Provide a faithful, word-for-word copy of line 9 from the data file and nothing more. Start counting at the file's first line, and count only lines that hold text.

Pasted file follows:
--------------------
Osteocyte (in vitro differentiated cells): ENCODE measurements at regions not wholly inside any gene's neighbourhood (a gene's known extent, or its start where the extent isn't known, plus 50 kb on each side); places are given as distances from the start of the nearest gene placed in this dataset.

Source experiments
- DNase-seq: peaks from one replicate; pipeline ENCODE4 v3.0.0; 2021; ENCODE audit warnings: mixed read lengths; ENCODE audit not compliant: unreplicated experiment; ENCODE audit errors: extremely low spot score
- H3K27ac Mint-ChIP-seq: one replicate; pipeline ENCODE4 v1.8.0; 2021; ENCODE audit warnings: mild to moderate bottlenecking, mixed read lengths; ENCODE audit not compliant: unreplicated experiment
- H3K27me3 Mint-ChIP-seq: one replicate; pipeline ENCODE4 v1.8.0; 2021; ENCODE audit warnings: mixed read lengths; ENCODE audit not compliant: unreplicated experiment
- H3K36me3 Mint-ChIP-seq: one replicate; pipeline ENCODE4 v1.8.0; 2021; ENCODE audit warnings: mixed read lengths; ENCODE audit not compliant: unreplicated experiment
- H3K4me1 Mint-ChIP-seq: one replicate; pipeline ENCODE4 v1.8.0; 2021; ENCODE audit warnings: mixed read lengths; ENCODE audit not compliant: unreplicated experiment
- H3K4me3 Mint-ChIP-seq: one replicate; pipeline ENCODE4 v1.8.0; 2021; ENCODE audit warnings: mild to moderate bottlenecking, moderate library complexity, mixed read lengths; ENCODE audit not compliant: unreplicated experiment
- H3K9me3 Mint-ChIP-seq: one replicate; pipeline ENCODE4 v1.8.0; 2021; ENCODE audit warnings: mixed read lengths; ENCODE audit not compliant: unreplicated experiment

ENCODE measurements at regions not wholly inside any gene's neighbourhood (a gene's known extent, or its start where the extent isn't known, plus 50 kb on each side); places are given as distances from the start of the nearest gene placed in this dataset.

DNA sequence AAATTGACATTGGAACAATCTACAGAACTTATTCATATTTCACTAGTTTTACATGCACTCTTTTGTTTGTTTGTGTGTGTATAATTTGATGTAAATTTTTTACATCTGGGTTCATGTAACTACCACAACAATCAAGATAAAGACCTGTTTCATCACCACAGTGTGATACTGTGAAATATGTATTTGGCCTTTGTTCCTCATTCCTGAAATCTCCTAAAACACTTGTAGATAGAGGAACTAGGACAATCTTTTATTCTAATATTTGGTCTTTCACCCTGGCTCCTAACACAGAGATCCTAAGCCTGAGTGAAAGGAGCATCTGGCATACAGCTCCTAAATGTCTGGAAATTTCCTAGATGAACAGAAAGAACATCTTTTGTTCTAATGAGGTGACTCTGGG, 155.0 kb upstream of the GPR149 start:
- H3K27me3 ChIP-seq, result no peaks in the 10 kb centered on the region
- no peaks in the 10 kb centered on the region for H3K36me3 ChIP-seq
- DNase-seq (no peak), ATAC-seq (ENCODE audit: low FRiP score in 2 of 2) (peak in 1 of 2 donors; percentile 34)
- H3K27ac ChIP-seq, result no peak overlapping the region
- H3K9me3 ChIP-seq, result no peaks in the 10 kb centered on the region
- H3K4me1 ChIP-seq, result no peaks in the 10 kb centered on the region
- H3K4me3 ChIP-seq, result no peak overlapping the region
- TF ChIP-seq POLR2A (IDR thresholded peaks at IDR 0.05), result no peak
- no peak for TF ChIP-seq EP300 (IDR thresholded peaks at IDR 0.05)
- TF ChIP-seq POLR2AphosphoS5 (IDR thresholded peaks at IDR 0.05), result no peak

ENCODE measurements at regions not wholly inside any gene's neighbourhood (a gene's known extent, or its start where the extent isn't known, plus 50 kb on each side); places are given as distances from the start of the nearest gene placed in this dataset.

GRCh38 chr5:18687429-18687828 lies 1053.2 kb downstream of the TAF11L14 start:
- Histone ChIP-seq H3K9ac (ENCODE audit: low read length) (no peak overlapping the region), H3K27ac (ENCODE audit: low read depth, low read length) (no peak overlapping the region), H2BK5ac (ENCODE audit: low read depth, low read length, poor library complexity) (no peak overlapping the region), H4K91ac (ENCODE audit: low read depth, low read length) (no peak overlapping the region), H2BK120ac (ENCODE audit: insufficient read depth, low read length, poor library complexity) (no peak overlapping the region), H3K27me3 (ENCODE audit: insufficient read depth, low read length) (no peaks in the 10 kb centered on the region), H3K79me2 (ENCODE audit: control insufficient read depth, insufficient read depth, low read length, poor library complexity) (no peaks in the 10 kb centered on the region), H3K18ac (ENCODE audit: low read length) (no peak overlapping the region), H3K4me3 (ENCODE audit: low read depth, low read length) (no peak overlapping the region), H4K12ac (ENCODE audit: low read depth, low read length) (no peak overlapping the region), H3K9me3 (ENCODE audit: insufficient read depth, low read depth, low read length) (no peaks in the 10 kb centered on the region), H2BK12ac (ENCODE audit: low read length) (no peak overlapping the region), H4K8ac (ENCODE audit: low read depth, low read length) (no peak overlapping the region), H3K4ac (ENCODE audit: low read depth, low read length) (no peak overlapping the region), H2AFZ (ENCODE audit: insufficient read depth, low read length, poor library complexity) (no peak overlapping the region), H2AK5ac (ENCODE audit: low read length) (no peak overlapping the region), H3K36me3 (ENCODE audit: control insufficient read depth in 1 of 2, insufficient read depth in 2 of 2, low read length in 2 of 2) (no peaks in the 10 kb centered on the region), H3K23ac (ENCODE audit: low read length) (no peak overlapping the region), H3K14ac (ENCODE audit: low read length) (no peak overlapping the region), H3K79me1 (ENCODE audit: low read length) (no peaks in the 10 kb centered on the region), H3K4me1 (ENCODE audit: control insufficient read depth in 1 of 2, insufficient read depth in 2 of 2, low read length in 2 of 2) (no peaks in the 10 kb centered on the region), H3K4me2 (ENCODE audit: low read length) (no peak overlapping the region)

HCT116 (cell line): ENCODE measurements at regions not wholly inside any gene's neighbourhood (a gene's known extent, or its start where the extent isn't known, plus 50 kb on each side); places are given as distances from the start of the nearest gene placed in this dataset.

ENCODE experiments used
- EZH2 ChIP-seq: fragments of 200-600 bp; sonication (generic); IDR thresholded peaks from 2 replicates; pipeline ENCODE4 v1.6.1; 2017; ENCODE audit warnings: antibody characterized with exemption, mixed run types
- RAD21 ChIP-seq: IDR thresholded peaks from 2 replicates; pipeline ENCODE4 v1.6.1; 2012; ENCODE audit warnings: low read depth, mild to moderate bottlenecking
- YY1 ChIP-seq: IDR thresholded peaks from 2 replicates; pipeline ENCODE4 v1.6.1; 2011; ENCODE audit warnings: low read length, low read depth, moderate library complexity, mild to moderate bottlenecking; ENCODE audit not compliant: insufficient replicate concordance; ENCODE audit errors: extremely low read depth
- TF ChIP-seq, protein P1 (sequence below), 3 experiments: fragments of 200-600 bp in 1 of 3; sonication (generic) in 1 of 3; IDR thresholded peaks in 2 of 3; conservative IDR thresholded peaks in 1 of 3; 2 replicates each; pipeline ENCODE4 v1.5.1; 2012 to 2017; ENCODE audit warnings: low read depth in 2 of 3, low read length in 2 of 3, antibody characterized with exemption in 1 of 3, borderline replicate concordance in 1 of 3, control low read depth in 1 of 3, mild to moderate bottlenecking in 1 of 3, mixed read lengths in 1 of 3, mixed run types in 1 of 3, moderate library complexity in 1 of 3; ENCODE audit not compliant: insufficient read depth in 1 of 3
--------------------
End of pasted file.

- H3K9me3 Mint-ChIP-seq: one replicate; pipeline ENCODE4 v1.8.0; 2021; ENCODE audit warnings: mixed read lengths; ENCODE audit not compliant: unreplicated experiment